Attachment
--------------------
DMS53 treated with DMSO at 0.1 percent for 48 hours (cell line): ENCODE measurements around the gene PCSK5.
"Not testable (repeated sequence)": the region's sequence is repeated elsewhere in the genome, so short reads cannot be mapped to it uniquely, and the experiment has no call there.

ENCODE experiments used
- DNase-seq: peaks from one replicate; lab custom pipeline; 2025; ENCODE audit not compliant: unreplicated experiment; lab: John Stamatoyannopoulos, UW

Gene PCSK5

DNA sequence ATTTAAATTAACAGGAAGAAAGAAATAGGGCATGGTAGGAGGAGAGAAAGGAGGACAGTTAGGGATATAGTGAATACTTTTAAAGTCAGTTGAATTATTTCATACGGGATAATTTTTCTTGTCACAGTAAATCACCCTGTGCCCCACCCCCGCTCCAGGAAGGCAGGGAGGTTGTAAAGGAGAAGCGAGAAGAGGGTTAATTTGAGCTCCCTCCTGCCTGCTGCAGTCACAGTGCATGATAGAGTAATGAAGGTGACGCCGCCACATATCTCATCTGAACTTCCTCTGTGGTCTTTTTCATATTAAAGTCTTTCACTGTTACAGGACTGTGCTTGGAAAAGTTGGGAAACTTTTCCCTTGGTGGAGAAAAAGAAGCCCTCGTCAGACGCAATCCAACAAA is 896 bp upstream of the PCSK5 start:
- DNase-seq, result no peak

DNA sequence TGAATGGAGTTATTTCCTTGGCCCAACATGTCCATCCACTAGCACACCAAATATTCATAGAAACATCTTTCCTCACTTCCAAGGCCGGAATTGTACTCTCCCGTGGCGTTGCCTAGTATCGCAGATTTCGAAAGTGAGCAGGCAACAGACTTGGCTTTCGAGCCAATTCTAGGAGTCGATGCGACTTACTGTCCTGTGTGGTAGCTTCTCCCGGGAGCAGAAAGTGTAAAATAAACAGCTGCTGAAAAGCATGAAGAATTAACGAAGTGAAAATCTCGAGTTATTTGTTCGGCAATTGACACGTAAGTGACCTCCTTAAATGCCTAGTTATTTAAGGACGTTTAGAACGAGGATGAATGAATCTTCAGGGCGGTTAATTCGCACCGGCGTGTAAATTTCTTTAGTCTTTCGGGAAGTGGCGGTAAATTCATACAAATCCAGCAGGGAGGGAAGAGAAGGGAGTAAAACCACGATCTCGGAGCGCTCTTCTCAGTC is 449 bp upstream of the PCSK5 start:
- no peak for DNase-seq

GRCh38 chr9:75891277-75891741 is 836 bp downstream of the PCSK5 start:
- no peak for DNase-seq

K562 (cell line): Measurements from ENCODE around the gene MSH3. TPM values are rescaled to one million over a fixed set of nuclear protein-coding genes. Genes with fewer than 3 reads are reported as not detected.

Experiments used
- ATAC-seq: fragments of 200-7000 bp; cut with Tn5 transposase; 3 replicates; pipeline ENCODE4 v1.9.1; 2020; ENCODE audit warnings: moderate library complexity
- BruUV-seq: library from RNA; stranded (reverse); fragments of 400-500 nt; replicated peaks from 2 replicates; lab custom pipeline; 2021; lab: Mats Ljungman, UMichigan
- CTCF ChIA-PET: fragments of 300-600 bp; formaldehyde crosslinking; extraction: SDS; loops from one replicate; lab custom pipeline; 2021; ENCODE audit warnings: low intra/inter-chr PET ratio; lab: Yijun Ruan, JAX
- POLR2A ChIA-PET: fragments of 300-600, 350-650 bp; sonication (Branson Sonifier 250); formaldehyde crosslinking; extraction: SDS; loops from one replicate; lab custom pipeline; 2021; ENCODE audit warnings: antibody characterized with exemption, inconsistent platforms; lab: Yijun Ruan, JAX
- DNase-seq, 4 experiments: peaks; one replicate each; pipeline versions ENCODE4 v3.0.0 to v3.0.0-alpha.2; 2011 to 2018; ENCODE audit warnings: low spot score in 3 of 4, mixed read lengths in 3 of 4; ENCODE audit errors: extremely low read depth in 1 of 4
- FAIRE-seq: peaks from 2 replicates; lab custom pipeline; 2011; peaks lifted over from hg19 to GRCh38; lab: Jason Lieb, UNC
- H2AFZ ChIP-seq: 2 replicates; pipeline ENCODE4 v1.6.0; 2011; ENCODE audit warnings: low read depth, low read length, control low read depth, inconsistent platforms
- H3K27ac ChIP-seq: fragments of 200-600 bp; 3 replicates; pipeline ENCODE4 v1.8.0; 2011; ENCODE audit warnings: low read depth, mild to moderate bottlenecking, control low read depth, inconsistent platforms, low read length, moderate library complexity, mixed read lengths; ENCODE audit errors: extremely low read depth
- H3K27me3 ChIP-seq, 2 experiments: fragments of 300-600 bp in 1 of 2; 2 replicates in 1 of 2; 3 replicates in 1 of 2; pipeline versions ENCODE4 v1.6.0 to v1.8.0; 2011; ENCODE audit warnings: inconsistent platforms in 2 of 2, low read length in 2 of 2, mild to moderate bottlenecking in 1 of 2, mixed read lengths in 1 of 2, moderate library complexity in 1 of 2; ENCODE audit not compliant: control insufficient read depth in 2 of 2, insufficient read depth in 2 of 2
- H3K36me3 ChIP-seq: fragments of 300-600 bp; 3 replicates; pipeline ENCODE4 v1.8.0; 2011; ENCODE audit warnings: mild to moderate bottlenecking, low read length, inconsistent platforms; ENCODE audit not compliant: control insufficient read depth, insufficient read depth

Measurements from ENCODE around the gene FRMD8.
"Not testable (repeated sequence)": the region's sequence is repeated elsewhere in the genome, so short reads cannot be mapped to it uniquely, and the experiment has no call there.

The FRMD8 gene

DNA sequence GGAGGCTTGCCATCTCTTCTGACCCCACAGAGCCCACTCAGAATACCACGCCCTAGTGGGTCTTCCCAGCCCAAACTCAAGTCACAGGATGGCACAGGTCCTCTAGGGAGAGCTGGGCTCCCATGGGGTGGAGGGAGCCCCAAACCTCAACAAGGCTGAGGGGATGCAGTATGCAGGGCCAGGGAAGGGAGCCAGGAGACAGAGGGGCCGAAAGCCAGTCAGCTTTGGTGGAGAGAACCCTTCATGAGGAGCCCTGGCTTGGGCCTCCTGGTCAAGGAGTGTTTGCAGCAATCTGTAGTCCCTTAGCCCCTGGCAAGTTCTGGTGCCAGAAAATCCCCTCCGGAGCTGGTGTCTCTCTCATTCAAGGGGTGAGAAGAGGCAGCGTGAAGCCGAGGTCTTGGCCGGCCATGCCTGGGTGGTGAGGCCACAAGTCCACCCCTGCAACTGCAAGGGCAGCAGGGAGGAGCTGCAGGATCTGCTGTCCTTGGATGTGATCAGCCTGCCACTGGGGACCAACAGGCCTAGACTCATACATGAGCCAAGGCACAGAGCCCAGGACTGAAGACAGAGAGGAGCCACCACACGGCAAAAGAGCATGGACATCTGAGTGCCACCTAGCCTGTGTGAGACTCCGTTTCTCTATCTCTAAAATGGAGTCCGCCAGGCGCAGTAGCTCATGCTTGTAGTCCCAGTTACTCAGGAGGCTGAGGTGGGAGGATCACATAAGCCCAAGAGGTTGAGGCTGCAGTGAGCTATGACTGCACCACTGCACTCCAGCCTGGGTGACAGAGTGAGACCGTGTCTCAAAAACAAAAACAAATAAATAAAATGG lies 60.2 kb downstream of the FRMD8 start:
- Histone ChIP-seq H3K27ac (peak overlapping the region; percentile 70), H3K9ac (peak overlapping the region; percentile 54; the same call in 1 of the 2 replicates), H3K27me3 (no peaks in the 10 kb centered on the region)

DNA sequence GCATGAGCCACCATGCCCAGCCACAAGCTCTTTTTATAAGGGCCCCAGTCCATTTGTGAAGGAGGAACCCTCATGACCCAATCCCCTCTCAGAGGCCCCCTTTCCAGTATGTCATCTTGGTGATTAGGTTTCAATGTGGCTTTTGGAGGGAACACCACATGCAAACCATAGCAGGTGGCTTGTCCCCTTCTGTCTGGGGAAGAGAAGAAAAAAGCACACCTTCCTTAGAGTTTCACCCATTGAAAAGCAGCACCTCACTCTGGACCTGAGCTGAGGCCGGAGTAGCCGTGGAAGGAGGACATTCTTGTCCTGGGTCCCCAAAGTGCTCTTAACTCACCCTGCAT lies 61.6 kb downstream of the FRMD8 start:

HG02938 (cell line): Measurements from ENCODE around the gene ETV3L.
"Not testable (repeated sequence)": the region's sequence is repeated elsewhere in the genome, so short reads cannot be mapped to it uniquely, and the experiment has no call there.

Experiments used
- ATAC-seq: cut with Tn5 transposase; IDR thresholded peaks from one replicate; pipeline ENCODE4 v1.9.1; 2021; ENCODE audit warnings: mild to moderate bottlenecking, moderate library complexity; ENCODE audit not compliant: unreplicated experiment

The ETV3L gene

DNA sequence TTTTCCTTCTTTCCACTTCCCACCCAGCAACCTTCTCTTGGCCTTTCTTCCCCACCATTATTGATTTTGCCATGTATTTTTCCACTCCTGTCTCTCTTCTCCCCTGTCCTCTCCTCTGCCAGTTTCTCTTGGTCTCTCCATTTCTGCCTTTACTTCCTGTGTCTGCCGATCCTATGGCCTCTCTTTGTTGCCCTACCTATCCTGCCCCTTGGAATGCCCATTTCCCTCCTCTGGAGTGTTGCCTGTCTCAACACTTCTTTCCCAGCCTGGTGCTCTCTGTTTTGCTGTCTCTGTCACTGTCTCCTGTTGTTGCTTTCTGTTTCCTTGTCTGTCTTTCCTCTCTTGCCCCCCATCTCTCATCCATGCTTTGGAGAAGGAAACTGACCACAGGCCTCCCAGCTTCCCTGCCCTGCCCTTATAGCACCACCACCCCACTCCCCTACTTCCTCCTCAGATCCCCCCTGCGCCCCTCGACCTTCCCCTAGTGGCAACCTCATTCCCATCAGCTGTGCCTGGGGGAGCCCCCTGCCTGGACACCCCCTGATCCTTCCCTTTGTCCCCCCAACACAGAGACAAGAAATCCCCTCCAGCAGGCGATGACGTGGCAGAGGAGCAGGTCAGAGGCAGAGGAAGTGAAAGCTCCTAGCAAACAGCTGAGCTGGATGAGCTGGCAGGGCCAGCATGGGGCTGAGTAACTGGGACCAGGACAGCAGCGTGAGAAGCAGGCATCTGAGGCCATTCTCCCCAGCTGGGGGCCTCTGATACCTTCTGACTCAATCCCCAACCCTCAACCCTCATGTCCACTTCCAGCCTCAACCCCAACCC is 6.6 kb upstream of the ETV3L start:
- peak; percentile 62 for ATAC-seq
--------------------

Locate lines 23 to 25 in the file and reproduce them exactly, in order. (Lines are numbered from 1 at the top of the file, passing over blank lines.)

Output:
- H3K36me3 ChIP-seq: fragments of 300-600 bp; 3 replicates; pipeline ENCODE4 v1.8.0; 2011; ENCODE audit warnings: mild to moderate bottlenecking, low read length, inconsistent platforms; ENCODE audit not compliant: control insufficient read depth, insufficient read depth

Measurements from ENCODE around the gene FRMD8.
"Not testable (repeated sequence)": the region's sequence is repeated elsewhere in the genome, so short reads cannot be mapped to it uniquely, and the experiment has no call there.